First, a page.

Intact: intact knee, ACLD: ACL-deficient knee, ACLD P : ACL-deficient knee with additional 30 N of posterior tibial load

In situ force of the ACL

The in situ force of the ACL increased in direct proportion to the amount of torque on application of V-V torque, and was approximately 30 N at 30° and 16 N at 60° of flexion under 5 Nm of both varus and valgus torques (Table 3).
Table 3

The values of in situ force of the ACL under 5 Nm of varus and valgus torques, respectively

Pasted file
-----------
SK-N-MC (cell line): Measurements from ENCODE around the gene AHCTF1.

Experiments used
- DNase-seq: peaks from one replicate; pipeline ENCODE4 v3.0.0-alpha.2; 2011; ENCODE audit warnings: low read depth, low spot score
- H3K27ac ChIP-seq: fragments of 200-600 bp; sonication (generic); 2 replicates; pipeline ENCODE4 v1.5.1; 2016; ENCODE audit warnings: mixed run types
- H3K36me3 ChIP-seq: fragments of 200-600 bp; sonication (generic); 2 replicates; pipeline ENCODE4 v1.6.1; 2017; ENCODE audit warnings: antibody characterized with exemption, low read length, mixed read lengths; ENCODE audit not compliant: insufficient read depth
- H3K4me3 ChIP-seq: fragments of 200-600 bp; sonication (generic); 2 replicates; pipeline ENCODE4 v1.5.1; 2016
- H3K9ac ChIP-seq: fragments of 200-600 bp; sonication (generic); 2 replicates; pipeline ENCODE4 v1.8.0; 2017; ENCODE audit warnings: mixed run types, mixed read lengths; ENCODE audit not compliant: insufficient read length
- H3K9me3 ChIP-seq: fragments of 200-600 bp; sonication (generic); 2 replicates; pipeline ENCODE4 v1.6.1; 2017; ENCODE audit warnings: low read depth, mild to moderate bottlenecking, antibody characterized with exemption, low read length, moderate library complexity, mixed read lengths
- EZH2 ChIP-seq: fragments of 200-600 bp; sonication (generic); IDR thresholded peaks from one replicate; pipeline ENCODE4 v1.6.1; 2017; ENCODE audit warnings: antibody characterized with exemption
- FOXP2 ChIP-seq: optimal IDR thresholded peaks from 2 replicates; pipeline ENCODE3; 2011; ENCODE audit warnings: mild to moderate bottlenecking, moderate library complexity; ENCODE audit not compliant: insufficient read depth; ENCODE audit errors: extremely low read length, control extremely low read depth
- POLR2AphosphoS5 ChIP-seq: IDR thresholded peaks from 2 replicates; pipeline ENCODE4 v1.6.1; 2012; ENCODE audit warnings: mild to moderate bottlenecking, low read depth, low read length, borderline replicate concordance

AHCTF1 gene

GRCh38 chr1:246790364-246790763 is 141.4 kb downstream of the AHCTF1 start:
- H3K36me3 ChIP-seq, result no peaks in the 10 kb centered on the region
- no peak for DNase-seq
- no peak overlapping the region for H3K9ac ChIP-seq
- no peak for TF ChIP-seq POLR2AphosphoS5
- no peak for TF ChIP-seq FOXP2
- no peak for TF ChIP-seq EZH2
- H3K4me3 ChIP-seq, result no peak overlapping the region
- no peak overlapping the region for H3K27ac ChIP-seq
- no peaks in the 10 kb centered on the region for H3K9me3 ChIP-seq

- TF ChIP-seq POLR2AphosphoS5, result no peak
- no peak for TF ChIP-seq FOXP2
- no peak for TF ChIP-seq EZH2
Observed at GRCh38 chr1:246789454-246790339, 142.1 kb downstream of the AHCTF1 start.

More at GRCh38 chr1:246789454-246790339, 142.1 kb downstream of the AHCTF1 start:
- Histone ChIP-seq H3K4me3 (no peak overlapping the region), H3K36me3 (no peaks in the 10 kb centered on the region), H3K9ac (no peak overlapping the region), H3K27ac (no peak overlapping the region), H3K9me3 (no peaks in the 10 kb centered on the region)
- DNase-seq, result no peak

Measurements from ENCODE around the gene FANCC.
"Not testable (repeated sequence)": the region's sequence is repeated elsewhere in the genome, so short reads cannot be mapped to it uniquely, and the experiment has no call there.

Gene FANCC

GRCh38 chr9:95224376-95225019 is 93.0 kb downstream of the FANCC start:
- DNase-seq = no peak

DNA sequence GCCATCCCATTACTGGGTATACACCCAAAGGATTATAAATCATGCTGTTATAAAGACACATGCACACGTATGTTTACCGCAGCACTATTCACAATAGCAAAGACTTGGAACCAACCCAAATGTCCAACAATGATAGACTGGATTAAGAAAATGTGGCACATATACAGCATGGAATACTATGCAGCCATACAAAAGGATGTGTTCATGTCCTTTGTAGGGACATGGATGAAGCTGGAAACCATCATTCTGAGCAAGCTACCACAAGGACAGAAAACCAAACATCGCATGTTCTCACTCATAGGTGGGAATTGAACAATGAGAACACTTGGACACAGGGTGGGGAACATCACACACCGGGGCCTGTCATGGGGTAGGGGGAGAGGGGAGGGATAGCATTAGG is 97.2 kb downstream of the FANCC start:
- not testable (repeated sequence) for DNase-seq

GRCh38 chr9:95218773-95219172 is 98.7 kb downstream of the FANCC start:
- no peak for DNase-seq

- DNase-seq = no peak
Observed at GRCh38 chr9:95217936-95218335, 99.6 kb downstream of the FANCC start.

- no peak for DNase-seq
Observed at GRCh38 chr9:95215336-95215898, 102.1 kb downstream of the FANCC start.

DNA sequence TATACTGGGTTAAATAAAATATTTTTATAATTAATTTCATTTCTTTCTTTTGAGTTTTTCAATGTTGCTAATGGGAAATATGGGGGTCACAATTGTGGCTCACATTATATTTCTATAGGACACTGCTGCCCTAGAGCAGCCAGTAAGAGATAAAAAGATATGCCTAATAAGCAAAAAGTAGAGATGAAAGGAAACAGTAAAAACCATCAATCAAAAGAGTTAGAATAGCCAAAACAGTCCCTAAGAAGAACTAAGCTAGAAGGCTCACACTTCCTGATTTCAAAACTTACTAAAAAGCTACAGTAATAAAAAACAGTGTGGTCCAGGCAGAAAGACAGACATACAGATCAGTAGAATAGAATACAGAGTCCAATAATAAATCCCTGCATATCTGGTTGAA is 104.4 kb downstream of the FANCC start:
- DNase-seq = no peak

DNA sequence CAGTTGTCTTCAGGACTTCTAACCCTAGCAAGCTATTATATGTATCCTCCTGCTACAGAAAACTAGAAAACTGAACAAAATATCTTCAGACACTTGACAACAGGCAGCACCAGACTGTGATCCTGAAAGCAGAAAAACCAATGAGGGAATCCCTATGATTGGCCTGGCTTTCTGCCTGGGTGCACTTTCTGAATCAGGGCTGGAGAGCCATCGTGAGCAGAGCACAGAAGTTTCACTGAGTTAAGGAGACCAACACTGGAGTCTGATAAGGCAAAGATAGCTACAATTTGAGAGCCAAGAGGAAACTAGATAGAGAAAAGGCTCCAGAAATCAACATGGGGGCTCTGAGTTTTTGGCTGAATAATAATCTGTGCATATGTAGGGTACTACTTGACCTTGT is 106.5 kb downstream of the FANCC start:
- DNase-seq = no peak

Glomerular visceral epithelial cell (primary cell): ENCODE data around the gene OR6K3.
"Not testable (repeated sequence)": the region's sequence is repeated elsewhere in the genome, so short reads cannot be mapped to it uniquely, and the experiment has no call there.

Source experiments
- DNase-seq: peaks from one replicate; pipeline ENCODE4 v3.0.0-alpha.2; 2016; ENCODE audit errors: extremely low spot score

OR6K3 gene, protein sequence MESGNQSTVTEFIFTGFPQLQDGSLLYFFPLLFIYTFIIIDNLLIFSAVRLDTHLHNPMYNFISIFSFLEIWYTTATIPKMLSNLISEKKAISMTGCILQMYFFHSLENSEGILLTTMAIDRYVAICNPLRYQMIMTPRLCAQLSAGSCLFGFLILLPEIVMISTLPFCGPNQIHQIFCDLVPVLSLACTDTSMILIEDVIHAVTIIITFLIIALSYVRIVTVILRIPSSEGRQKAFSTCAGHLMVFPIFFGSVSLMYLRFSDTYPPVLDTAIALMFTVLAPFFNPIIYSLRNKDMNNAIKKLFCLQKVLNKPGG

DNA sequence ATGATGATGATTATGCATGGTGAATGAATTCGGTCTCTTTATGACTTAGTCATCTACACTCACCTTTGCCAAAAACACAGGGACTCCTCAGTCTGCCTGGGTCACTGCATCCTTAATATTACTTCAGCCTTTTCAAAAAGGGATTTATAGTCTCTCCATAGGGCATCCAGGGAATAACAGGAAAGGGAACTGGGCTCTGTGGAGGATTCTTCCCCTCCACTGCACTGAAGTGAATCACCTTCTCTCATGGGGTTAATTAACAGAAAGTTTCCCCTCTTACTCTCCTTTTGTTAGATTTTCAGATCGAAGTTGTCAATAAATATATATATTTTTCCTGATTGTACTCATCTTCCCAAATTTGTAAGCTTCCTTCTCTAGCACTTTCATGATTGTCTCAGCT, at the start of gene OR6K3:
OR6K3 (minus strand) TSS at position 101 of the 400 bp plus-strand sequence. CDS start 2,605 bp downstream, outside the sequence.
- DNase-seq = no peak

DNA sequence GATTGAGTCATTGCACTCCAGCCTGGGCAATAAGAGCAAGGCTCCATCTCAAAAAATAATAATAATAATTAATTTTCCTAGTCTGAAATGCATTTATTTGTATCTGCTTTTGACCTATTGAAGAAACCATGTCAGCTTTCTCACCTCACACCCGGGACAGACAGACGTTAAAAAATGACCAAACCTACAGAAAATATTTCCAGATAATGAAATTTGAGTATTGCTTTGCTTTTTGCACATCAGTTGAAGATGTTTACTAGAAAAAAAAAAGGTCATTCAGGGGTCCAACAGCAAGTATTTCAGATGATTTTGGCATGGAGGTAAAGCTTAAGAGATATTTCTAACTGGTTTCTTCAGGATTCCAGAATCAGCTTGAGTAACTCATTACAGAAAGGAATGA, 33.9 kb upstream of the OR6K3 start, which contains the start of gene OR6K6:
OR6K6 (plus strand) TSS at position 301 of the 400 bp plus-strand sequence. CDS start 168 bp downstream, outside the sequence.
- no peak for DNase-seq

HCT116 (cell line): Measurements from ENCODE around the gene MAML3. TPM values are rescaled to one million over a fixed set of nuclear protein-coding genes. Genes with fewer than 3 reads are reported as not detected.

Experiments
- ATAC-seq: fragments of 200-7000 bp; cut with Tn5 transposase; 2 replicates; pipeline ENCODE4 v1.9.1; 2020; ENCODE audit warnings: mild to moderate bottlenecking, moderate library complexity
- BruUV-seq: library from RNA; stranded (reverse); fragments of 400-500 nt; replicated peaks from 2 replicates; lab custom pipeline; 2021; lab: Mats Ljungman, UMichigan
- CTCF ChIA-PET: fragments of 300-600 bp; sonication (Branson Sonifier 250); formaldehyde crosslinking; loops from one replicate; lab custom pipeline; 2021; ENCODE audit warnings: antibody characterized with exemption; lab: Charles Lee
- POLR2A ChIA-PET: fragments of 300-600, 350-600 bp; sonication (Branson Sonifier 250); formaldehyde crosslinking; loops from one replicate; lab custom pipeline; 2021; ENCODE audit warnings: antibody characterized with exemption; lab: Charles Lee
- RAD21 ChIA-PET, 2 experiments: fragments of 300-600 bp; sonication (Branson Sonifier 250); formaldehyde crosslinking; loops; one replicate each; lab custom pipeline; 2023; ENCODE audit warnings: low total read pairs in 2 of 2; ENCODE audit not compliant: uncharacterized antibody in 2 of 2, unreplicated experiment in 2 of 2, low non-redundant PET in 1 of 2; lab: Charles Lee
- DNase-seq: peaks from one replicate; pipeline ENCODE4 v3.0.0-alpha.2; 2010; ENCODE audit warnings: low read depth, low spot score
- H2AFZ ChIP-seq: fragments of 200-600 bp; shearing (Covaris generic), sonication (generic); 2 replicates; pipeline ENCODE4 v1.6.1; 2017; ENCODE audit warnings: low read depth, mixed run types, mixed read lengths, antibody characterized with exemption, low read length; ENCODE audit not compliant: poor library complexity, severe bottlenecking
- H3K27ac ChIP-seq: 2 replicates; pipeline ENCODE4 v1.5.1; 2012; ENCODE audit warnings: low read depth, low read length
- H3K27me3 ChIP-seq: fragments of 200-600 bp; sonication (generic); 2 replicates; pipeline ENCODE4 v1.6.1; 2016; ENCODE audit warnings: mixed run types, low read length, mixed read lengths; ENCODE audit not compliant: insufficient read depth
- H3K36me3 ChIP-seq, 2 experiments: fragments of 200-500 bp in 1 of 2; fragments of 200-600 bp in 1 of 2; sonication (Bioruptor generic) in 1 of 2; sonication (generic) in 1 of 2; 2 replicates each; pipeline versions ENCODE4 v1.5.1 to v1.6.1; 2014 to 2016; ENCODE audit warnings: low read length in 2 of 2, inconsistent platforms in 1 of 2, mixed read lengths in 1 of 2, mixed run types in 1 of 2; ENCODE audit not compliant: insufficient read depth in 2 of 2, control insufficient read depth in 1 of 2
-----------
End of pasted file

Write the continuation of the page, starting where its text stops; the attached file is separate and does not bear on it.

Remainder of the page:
In situ force (N)

Under 5 Nm of varus torque

Under 5 Nm of valgus torque

At 30 ° of flexion

27.8 ± 14.0

32.4 ± 15.7

At 60 ° of flexion

16.4 ± 12.0

15.9 ± 6.1

Discussion

The principal findings of the present study were that the V-V laxity in the ACL-deficient knee in response to V-V torque was greater than that in the intact knee, and that the laxity in the ACL-deficient knee with additional posterior tibial load got close to that in the intact knee. Therefore, the ACL appeared to carry a substantial role in restraining V-V rotation of the knee joint.